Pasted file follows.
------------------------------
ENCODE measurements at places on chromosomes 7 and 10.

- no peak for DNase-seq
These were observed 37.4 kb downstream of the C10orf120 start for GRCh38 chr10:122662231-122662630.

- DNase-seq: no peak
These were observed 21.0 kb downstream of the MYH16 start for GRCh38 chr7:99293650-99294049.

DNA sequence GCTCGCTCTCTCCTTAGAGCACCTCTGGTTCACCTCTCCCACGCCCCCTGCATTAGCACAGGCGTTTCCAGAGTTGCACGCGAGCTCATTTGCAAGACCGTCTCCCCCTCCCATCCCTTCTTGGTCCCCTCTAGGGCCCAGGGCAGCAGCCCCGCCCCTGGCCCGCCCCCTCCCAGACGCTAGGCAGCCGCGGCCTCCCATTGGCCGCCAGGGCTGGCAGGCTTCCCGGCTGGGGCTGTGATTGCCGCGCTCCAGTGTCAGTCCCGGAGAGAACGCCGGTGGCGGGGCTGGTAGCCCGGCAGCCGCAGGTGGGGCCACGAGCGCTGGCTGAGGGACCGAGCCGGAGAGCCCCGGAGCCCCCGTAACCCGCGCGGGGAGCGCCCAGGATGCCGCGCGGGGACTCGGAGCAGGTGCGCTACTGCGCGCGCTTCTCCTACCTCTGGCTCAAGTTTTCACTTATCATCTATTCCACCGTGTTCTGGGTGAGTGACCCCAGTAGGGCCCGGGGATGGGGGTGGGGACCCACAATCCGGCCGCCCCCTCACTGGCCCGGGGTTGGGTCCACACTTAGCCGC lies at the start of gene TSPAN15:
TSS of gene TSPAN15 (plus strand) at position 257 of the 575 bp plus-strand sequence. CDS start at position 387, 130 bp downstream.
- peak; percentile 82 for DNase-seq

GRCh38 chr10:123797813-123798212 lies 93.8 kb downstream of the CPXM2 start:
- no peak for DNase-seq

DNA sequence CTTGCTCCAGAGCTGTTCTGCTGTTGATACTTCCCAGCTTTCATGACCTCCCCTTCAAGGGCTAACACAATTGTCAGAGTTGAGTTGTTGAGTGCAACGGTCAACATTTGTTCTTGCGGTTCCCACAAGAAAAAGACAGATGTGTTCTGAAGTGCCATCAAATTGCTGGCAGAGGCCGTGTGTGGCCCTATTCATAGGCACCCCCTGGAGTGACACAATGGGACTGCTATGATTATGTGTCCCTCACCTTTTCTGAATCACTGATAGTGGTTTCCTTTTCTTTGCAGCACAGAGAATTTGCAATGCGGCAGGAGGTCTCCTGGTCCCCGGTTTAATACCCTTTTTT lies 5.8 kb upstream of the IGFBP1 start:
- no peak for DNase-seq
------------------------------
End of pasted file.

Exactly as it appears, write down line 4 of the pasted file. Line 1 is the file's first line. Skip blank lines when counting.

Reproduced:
- DNase-seq: no peak